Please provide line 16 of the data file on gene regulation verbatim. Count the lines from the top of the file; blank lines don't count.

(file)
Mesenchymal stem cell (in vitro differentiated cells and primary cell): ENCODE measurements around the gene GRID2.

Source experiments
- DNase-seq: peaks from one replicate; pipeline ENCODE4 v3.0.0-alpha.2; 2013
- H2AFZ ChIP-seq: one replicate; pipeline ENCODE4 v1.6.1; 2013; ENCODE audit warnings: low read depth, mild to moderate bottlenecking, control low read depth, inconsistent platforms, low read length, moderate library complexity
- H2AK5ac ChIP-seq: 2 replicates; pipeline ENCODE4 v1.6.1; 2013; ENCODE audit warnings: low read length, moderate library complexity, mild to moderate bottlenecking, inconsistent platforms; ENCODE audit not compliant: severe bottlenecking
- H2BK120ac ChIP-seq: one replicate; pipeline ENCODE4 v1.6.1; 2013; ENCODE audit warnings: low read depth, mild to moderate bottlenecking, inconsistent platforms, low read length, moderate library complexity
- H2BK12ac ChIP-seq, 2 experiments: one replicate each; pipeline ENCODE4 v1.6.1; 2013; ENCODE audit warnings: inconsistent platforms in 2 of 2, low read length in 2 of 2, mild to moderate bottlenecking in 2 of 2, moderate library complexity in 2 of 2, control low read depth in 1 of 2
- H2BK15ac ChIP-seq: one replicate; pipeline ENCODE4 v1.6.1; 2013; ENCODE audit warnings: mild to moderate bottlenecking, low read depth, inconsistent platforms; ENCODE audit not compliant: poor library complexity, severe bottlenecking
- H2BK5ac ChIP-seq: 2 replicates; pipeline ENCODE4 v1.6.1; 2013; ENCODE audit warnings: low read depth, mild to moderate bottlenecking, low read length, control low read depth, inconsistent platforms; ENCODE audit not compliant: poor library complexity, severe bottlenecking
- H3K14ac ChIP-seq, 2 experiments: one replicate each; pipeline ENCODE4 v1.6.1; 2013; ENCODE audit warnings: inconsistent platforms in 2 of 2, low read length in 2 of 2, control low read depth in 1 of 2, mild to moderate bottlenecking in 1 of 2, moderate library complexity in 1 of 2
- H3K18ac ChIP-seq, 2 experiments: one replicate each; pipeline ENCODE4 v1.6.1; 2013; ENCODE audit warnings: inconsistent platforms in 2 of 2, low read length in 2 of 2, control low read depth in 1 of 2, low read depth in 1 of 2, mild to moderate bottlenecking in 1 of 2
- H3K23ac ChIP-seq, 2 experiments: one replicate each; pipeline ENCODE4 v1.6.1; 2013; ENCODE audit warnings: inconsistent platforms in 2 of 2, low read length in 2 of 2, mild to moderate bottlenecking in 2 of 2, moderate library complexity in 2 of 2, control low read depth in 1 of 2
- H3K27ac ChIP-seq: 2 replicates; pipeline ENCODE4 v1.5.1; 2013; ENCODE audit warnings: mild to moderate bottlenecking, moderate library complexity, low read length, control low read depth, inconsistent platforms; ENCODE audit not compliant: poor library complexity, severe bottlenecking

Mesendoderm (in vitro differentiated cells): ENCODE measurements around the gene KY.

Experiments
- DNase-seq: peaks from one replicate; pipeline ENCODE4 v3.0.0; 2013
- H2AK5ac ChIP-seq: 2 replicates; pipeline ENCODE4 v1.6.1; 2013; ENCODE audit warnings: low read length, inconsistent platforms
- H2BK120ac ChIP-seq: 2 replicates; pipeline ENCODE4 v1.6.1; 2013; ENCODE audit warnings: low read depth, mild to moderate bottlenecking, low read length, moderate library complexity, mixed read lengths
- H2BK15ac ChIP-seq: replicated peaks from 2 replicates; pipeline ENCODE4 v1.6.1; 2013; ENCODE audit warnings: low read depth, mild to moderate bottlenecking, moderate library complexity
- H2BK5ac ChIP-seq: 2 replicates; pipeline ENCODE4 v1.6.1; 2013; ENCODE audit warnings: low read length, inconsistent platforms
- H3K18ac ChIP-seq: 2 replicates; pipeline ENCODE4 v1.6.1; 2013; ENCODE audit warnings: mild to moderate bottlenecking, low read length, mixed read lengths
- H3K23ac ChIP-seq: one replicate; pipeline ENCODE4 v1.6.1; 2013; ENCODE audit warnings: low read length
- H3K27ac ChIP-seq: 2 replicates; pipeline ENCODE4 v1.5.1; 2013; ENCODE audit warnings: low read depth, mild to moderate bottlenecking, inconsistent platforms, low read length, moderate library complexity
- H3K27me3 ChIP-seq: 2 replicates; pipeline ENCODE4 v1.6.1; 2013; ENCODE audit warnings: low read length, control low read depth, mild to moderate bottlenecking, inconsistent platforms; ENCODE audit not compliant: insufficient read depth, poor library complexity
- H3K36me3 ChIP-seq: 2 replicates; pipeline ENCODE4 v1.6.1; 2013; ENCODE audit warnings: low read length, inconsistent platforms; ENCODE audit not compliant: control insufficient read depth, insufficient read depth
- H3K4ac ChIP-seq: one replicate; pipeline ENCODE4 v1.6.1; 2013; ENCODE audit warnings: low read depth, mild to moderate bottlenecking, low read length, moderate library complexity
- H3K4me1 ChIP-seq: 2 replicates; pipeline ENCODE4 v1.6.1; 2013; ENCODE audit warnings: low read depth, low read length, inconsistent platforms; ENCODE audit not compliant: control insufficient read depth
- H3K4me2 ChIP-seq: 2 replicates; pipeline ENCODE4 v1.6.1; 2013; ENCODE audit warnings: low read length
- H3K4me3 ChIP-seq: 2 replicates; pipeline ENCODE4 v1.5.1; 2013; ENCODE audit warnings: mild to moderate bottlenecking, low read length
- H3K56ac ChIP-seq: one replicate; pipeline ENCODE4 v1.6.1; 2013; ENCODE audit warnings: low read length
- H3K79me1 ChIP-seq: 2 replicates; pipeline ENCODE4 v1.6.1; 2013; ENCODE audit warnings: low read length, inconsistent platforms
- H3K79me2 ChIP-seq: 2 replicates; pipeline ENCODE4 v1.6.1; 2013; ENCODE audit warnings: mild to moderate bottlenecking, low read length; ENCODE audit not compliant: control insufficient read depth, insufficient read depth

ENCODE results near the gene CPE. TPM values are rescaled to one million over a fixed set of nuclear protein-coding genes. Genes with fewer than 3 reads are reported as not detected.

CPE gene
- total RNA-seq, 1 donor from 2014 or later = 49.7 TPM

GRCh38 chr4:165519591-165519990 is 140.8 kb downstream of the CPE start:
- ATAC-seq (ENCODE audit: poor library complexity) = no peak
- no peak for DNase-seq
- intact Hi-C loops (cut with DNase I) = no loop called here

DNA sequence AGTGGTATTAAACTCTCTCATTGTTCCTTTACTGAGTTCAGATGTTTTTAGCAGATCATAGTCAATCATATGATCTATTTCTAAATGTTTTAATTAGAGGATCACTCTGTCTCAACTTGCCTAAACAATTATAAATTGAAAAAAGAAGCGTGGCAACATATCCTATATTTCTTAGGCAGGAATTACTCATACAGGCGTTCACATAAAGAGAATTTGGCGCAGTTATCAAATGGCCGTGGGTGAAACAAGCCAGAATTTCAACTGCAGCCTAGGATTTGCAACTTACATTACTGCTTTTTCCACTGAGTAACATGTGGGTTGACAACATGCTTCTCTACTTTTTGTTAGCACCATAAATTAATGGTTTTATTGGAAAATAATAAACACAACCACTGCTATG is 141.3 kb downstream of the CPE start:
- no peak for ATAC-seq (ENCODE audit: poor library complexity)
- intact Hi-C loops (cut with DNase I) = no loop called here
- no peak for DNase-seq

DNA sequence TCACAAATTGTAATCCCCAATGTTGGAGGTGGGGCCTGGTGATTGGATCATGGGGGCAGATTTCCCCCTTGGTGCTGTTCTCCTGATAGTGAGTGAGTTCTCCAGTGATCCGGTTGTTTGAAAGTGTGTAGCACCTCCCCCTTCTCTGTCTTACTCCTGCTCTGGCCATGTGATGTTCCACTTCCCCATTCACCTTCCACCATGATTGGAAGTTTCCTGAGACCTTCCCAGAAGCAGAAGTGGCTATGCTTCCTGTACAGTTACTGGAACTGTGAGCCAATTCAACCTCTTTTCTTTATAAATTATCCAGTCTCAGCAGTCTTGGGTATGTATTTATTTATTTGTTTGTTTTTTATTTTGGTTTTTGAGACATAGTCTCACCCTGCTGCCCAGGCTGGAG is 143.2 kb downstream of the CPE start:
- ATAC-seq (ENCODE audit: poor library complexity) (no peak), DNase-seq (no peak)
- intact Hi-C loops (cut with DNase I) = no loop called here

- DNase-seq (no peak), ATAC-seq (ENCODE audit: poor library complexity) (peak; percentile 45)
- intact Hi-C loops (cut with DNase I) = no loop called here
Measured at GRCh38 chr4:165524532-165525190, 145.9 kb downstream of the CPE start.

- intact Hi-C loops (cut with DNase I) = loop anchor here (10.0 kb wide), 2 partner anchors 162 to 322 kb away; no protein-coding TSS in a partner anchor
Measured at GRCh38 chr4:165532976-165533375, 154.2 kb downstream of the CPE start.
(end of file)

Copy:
- DNase-seq: peaks from one replicate; pipeline ENCODE4 v3.0.0; 2013